DURHAM, N.C. — Mental illness can affect people of any age. When these issues arise in younger patients however, a new study finds it can lead to an early death. Researchers from Duke University say mental illness can reduce a person’s life expectancy by up to 20 years.
While part of this shorter lifespan is due to unnatural events like suicide, the study finds the majority of these deaths trace their causes to physical diseases like heart disease, diabetes, and cancer.
“The same people who experience psychiatric conditions when they are young go on to experience excess age-related physical diseases and neurodegenerative diseases when they are older adults,” explains senior author Terrie Moffitt, a professor of psychology and neuroscience at Duke, in a university release.
Mental illness literally makes the body older
Researchers examined people who had at least one of 14 mental disorders, including ADHD, substance dependence, anxiety, depression, eating disorders, OCD, PTSD, and schizophrenia.
Study authors find lifelong mental struggles not only age a person biologically, but also how they look physically. Biomarker testing discovered the signs of aging, such as declines in sensory, motor, and cognitive function, as well as facial age. Over 1,000 residents from New Zealand took part in the study, which also found the signs of aging were all significant around the age of 45.
Participants in the study who experienced more difficulties with mental illness showed a faster pace of biological aging and experienced more difficulties with hearing, vision, balance, and motor functioning. To capture signs of aging, researchers evaluated data going back to the 1970s and uncovered progressive declines across many organs in the body.
“A major driver of these diseases is the process of aging itself,” lead author Dr. Jasmin Wertz and her team write in JAMA Psychiatry, a journal of the American Medical Association.
“Mental disorders tend to onset and peak in the first three decades of life, whereas physical diseases onset and peak decades later, suggesting that processes of biological aging in the interim connect them. Here, we present an initial test of the hypothesis that psychopathology is associated with faster aging, that is, with accelerated physiological decline toward age-related disease and mortality.”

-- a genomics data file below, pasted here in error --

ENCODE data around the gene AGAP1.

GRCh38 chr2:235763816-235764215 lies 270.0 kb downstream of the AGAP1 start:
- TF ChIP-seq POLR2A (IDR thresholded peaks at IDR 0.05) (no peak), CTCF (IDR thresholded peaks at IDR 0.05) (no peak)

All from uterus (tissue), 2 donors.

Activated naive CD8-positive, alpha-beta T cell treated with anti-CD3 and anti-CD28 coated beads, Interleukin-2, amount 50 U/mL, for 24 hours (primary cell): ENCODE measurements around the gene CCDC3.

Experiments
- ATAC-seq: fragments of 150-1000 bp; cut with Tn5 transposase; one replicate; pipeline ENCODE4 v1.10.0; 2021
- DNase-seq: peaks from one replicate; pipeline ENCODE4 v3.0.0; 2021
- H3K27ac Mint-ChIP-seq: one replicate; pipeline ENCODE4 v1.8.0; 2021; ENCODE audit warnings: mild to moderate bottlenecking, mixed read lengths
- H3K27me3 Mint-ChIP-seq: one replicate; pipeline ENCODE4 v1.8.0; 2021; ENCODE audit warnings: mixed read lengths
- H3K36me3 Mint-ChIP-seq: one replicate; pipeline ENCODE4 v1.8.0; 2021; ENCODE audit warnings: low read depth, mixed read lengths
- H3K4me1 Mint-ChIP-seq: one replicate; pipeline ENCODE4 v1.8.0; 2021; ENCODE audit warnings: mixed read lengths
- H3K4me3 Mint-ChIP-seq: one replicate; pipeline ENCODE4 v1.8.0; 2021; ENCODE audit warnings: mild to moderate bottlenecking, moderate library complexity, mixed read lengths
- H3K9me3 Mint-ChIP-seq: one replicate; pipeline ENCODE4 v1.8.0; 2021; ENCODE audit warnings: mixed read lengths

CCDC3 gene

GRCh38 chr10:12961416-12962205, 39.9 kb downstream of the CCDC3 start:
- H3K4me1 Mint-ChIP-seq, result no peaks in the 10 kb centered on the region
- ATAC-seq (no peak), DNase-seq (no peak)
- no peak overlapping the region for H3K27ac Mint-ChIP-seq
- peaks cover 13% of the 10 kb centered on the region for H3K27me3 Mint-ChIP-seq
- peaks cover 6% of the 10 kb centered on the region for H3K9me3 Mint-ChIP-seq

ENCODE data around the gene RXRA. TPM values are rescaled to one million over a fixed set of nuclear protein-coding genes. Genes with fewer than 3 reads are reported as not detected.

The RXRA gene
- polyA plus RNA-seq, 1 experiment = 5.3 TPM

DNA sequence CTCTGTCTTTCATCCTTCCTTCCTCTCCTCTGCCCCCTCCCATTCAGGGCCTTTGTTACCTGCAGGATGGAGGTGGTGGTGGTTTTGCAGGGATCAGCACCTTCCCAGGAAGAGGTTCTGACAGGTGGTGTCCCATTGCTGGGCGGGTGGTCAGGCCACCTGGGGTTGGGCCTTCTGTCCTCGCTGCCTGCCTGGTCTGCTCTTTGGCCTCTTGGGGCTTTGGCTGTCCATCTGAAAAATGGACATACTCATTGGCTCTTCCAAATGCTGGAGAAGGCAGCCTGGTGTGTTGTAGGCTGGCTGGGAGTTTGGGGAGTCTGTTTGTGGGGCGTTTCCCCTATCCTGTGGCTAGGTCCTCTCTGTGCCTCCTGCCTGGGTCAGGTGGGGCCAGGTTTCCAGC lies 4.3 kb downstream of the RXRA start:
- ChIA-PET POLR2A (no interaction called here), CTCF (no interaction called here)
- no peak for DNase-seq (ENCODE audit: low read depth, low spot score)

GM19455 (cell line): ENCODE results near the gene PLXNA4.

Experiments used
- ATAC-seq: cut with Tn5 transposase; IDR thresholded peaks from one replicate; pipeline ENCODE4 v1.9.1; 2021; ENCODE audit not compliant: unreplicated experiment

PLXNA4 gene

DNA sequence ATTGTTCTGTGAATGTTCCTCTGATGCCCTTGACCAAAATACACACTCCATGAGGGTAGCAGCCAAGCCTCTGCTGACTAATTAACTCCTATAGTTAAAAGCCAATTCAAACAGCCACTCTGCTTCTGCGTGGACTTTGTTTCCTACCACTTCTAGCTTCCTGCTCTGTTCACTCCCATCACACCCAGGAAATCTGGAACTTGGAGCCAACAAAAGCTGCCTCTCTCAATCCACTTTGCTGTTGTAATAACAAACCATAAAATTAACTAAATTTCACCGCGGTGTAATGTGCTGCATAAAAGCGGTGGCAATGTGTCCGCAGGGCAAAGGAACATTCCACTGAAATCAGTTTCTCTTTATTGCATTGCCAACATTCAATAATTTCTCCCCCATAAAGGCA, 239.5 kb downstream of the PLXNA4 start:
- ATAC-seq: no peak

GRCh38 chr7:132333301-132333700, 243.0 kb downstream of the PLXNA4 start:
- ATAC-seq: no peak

Preventing rapid aging through better mental health
Researchers say their results remained constant even after accounting for factors such as obesity, smoking habits, and pre-existing health conditions. When it comes to keeping people alive longer, the team says mental health awareness needs to begin at an early age.
“You can identify the people at risk for physical illnesses much earlier in life,” says Wertz, a Duke postdoctoral researcher. “If you can improve their mental health in childhood and adolescence, it’s possible that you might intervene to improve their later physical health and aging.”
“Our healthcare system often divides treatment between the brain and the body, but integrating the two could benefit population health,” adds former Duke researcher Leah Richmond-Rakerd.
“Investing more resources in treating young people’s mental-health problems is a window of opportunity to prevent future physical diseases in older adults,” Moffitt concludes. “Young people with mental health problems go on to become very costly medical patients in later life.”
SWNS writer Joe Morgan contributed to this report.